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What do the de Havilland Vampire and the Slingsby Sedbergh have in common? Well, for one, they both have a number of wood components, and two, they are both World War Two designs! Yes, the prototype Vampire flew in 1943 (see diary) and the prototype of the aircraft that was to become the Sedberg flew in 1944. The Slingsby Sailplane Company Ltd of Yorkshire had, before the war, been manufacturing under licence a single-seat German sailplane called the Grunau Baby. When the RAF found it needed an initial two-seat training glider, it seemed obvious to Slingsby's to just 'grow' the Baby. Admittedly, the first one they built, from a design by Fred Slingsby with a 50 foot wingspan and side-by-seating, wasn't completely satisfactory and was put in store until the end of the war, but it had potential.

Eventually,in 1947, after increasing the wingspan to 54 feet and making other design changes the RAF decided to order 95 of the developed version as the TX.1 (company model number T.21B), for use by the Air Training Corps to give cadets initial flying experience. The sailplane was all wood, covered with fabric (usually Madapolam as used on the Mosquito and Vampire fuselages) and then covered with red oxide dope followed by a layer of aluminium oxide paint to reduce UV damage, before being 'finish painted'. It could be either air towed or, more usually, winch launched. Its performance wasn't necessarily of the highest, and it did make odd creaking noises as it flew, leading to its acquiring a nickname - 'The Barge'. The never-exceed speed was 105 mph, the rate of sink was 175 ft/min and the maximum glide ratio was 21:1 - all figures were better than those for the Grunau Bab,y from which it was derived.

The official name of the T.21B, was, however, Sedbergh, the name of a well-known English 'public' school, dating from 1527 (for my American reader, where you see 'public school', read 'private' - yes, I know...). This conformed to the current RAF policy of naming training aircraft after schools or colleges, or a name with some educational connection , e.g. Harvard, Magister, Master, Don, Dominie, Tutor, Provost, Proctor, Balliol, Cornell, Oxford, Yale etc.

As well as the contract for the Royal Air Force, Slingsby's also sold the T.21 in Malaya, Kenya, Pakistan, Jordan, Portugal, South Africa, Sweden and Holland, for a total production of 226, with the last one rolling out of the works in 1966.

The Air Cadets, or more formally, the Air Training Corps and the CCF (Combined Cadet Force, mostly based on ‘public schools’  in Great Britain) are given the chance to experience flight at one of several sites across the UK. A combination of Air Experience Flights and Volunteer Gliding Schools provide powered flight and unpowered flight to cadets, with a typical VGS being staffed by a combination of RAFVR(T) Officers, Civilian Gliding Instructors, and Flight Staff Cadets, all of whom provide training for cadets. In the past this used to be accomplished using Chipmunks and Bulldogs for the powered element and Sedbergh gliders. In the 1980s, the Royal Air Force, which both owned the aircraft and provided the engineering support, decided to acquire 100 German-built tandem-seat Grob 103, of glass fibre construction, as the Grob Venture TX.1, their wooden-framed gliders having reached the end of their useful lives. The old, and much-loved Slingsby Sailplanes-built Sedberghs, with their open, side-by-side cockpit, were sold off; many of them ending up in Germany, Holland, France, Switzerland and as far away as Australia.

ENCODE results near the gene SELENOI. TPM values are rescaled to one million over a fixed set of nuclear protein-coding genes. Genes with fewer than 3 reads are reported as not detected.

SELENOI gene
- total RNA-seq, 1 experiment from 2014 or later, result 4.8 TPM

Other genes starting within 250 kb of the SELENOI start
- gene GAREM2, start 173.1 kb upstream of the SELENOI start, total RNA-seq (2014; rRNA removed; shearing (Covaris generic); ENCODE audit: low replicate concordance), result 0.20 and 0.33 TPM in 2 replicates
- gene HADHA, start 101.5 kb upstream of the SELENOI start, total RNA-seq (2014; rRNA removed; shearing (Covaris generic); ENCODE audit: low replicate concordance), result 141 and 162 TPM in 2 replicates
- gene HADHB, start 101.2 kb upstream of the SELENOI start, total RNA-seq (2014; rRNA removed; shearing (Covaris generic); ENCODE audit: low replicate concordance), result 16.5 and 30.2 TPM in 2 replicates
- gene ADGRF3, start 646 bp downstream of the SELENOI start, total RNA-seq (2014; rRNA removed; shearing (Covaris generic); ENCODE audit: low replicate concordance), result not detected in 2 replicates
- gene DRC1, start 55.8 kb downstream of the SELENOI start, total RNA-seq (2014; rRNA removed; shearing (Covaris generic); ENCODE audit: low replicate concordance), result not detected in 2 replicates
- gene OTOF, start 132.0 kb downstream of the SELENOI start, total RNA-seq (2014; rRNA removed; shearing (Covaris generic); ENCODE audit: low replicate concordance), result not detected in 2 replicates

No. 621 VGS (after a long and happy association with Weston-Super-Mare, which lasted 50 years) is now based at Hullavington Airfield, Buckley Barracks, Wiltshire, along with No. 625 VGS, which moved down from South Cerney in 1992 when their site was handed over to the Silver Stars, a military freefall parachute display team. They are equipped with Viking T Mk 1 gliders, finished in white with orange markings, typical of the Viking fleet. As well as this, their WW2-vintage L-type hangar also houses the aircraft of No. 621 VGS Historic Flight. Amongst these you will find a most impressively restored example of the Slingsby T.21 Sedbergh TX.1. This lovely wooden-framed glider is painted in the typical red/white and grey scheme of the Sedbergh fleet, and has a special Royal connection. It was in this very Sedbergh, WB922, that Prince Andrew, who went on to fly helicopters operationally with the Royal Navy during the Falklands War, first flew solo with the Air Cadets.

All in all, the Viking might have the more sprightly performance, a better glide ratio, and the ability to gain height faster in a thermal, BUT, the creaking, stately progress across the sky of a Sedbergh has a magic all of its own.

Ah, yes, and the glider hiding shyly in the background, tucked underneath the curved concrete beams of the L-hangar, is ZE993, a Grob G-103, Viking T.1, the successor to the Sedbergh.

One other thing that the Vampire and the Sedbergh share? After their Service life was over, they are still being carefully preserved and flown for all to enjoy!

Originally posted to shortfinals on Thu Mar 21, 2013 at 04:36 PM PDT.

Also republished by History for Kossacks, Aviation & Pilots, and Kossack Air Force.

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